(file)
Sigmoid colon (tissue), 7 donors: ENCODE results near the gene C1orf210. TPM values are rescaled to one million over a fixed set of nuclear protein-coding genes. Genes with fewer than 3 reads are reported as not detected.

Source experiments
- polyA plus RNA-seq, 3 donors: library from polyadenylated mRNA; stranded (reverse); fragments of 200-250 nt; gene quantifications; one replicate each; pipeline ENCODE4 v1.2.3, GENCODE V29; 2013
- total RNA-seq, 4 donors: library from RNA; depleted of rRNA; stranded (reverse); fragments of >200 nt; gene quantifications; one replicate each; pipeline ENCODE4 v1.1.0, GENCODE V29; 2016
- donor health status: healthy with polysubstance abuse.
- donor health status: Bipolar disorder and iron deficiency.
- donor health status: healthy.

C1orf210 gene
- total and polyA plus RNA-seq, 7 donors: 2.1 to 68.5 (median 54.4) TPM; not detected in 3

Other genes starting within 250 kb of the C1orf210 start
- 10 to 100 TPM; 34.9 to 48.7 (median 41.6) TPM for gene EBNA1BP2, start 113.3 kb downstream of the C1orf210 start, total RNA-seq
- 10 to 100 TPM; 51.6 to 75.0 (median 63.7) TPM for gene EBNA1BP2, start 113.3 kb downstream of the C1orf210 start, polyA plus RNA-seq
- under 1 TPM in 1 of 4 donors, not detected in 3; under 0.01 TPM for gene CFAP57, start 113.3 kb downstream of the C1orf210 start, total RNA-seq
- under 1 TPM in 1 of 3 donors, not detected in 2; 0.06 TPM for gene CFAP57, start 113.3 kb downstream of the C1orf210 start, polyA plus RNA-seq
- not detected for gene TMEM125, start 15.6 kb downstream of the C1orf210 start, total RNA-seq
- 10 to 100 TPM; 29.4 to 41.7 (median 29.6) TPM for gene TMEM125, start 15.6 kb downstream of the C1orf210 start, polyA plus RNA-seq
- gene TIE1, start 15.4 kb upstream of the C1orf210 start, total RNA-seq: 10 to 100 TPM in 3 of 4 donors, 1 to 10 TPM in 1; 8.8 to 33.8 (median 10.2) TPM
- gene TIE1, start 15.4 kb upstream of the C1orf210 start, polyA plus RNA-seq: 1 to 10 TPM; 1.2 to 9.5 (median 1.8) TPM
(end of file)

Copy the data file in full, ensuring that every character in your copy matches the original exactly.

Sigmoid colon (tissue), 7 donors: ENCODE results near the gene C1orf210. TPM values are rescaled to one million over a fixed set of nuclear protein-coding genes. Genes with fewer than 3 reads are reported as not detected.

Source experiments
- polyA plus RNA-seq, 3 donors: library from polyadenylated mRNA; stranded (reverse); fragments of 200-250 nt; gene quantifications; one replicate each; pipeline ENCODE4 v1.2.3, GENCODE V29; 2013
- total RNA-seq, 4 donors: library from RNA; depleted of rRNA; stranded (reverse); fragments of >200 nt; gene quantifications; one replicate each; pipeline ENCODE4 v1.1.0, GENCODE V29; 2016
- donor health status: healthy with polysubstance abuse.
- donor health status: Bipolar disorder and iron deficiency.
- donor health status: healthy.

C1orf210 gene
- total and polyA plus RNA-seq, 7 donors: 2.1 to 68.5 (median 54.4) TPM; not detected in 3

Other genes starting within 250 kb of the C1orf210 start
- 10 to 100 TPM; 34.9 to 48.7 (median 41.6) TPM for gene EBNA1BP2, start 113.3 kb downstream of the C1orf210 start, total RNA-seq
- 10 to 100 TPM; 51.6 to 75.0 (median 63.7) TPM for gene EBNA1BP2, start 113.3 kb downstream of the C1orf210 start, polyA plus RNA-seq
- under 1 TPM in 1 of 4 donors, not detected in 3; under 0.01 TPM for gene CFAP57, start 113.3 kb downstream of the C1orf210 start, total RNA-seq
- under 1 TPM in 1 of 3 donors, not detected in 2; 0.06 TPM for gene CFAP57, start 113.3 kb downstream of the C1orf210 start, polyA plus RNA-seq
- not detected for gene TMEM125, start 15.6 kb downstream of the C1orf210 start, total RNA-seq
- 10 to 100 TPM; 29.4 to 41.7 (median 29.6) TPM for gene TMEM125, start 15.6 kb downstream of the C1orf210 start, polyA plus RNA-seq
- gene TIE1, start 15.4 kb upstream of the C1orf210 start, total RNA-seq: 10 to 100 TPM in 3 of 4 donors, 1 to 10 TPM in 1; 8.8 to 33.8 (median 10.2) TPM
- gene TIE1, start 15.4 kb upstream of the C1orf210 start, polyA plus RNA-seq: 1 to 10 TPM; 1.2 to 9.5 (median 1.8) TPM